Jump to content

The Histoculture Drug Response Assay (HDRA)


Recommended Posts

A study just released in the Journal of Thoracic Oncology shows it is possible to screen lung cancer patients for a sensitivity to certain chemotherapy drugs and then individualize their drug therapies for better outcomes.

The five-year survival rate for lung cancer patients who showed sensitivity to two of the chosen chemotherapy drugs was 82.4% compared to just 40.1% survival rate for patients whose tests revealed little or no sensitivity.

The HDRA (Histoculture Drug Response) Assay, which was used for this study is one of a number of "cell-death" assays. Cell death assays are broadly applicable to a wide range of human neoplasms, ranging from low response rate tumors (like pancreatic cancer and Cholangiocarcinoma) to high response rate tumors (like acute lymphoblastic leukemia, breast cancer and ovarian cancer). In cases where more than one acceptable regimen exists, the physician can select the regimen containing the most favorable drugs and avoid the regimen containing the most unfavorable drugs.

The main feature of the HDRA assay is three dimiensional (3D) culture which determines both drug sensitivity and resistance. Real life 3D analysis makes the HDRA assay indicative of what will happen in the body.


Background: In this study, we analyzed the usefulness of adjuvant chemotherapy for non-small cell lung cancer based on the histoculture drug response assay (HDRA).

Methods: From September 2001 to December 2008, 65 patients with pathologic stage II or higher non-small cell lung cancer who underwent surgery received two-cycle HDRA-based adjuvant chemotherapy. Chemosensitivity to cisplatin, carboplatin, paclitaxel, docetaxel, gemcitabine, and irinotecan was examined by the HDRA. All patients were classified according to the number of administered HDRA-positive drugs: the prediction-sensitive group (PSG) (n = 31) comprised patients treated with two HDRA-positive drugs and the prediction-nonsensitive group (PNSG) (n = 34) comprised those treated with a combination of one HDRA-positive and one HDRA-negative drug or two HDRA-negative drugs. The clinical outcomes of the two groups were analyzed.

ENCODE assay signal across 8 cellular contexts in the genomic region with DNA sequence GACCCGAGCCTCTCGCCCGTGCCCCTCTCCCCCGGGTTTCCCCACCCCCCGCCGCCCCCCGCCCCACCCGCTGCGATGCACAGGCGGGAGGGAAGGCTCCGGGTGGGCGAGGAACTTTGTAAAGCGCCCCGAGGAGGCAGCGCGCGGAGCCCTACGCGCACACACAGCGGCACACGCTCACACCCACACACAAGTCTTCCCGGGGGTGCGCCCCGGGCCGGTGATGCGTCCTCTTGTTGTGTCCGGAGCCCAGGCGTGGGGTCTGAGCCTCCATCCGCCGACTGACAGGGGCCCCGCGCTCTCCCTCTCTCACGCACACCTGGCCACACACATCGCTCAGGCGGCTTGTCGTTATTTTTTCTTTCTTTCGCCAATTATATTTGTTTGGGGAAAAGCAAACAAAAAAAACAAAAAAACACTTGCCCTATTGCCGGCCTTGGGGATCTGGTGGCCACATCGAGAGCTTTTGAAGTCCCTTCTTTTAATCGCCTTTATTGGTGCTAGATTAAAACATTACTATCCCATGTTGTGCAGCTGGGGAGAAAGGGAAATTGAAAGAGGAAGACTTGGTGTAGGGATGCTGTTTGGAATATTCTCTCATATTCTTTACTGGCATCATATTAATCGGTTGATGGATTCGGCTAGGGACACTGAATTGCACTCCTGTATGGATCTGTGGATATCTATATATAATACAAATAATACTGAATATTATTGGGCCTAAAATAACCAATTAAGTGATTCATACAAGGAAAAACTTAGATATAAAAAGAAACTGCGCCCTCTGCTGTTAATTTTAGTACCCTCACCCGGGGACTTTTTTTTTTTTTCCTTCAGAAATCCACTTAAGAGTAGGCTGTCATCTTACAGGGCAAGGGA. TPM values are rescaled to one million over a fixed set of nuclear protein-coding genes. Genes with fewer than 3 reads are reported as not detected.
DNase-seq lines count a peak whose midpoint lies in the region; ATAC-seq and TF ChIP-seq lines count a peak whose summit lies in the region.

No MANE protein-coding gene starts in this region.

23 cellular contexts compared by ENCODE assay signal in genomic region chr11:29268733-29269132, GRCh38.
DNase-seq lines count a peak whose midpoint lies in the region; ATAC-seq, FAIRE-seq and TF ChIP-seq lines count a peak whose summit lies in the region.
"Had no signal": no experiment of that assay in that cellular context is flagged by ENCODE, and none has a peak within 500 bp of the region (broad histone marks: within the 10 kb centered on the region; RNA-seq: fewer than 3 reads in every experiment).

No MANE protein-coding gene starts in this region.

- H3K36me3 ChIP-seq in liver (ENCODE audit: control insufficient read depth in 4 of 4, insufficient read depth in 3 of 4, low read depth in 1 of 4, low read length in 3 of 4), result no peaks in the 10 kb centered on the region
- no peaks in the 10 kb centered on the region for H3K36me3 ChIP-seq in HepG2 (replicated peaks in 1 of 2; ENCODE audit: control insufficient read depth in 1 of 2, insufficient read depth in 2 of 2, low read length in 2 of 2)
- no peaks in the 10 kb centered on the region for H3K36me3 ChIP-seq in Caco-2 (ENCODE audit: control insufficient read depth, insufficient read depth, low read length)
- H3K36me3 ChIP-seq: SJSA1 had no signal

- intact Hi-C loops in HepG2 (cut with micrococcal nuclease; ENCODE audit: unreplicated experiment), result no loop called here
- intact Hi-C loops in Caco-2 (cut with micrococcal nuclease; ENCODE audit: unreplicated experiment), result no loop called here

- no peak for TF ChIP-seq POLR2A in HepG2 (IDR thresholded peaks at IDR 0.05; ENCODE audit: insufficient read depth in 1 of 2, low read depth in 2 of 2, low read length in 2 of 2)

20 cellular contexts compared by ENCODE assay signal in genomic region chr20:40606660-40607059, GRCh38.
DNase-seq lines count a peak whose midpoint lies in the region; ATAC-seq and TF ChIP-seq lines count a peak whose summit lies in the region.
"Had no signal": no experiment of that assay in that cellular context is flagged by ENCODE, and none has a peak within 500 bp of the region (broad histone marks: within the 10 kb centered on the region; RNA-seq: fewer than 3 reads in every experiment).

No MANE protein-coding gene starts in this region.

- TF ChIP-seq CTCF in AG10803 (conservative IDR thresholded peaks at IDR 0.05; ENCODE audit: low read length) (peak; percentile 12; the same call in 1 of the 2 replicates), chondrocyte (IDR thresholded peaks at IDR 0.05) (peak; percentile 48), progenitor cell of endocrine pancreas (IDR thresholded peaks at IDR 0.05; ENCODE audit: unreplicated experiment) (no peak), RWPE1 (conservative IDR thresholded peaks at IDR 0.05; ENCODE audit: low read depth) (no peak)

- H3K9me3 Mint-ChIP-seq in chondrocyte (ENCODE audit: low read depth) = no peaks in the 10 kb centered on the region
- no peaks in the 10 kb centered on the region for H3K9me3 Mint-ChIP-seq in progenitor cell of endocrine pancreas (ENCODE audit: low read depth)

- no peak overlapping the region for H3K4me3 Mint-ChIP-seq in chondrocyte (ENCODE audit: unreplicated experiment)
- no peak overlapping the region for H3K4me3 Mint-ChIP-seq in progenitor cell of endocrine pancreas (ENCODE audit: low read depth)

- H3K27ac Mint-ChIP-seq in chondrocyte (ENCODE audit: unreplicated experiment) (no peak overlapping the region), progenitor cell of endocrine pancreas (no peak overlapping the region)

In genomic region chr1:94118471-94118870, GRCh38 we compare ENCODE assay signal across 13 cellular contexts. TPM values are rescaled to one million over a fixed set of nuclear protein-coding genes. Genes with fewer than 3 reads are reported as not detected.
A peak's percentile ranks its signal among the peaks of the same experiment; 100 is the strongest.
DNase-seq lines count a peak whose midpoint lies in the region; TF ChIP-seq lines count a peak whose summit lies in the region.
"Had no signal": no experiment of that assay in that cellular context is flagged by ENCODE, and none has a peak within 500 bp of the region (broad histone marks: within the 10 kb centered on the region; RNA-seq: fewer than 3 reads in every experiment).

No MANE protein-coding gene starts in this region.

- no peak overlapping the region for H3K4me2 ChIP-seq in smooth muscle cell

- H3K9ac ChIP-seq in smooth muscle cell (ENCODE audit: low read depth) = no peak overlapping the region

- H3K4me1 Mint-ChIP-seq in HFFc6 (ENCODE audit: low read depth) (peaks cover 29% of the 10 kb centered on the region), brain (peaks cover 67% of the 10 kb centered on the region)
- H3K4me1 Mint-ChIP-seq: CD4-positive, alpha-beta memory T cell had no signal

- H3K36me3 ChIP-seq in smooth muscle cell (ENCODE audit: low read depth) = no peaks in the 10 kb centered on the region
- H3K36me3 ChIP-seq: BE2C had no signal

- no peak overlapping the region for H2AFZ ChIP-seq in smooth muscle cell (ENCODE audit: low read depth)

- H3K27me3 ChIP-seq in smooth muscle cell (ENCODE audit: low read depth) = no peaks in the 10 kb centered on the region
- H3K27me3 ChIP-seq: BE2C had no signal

Results: The overall 5-year survival rate of the PSG was 82.4%. On the other hand, that of the PNSG was 40.1%. There were significant differences between the two groups (p = 0.03). The 5-year disease-free survival rate was more favorable in the PSG than in the PNSG (PSG: 56.5%, PNSG: 30.1%, p = 0.05). Multivariate analysis showed that chemotherapy based on the HDRA was a significant prognostic factor (p = 0.03).

Conclusions: The prognosis of patients treated with two HDRA-positive drugs was significantly better than that of those treated with one HDRA-positive drug or HDRA-negative drugs. Adjuvant chemotherapy based on the in vitro HDRA may be useful to improve survival in patients who have undergone surgery.

Source: Journal of Thoracic Oncology: September 2010 - Volume 5 - Issue 9 - pp 1376-1381doi:10.1097/JTO.0b013e3181e7d035

Link to comment
Share on other sites

There isn't one paper, or two, which by itself, makes a case for or against cell-based assays. Nor does the proposition that the whole thing depends on one study or even one review. You've got to consider the body of literature as a whole.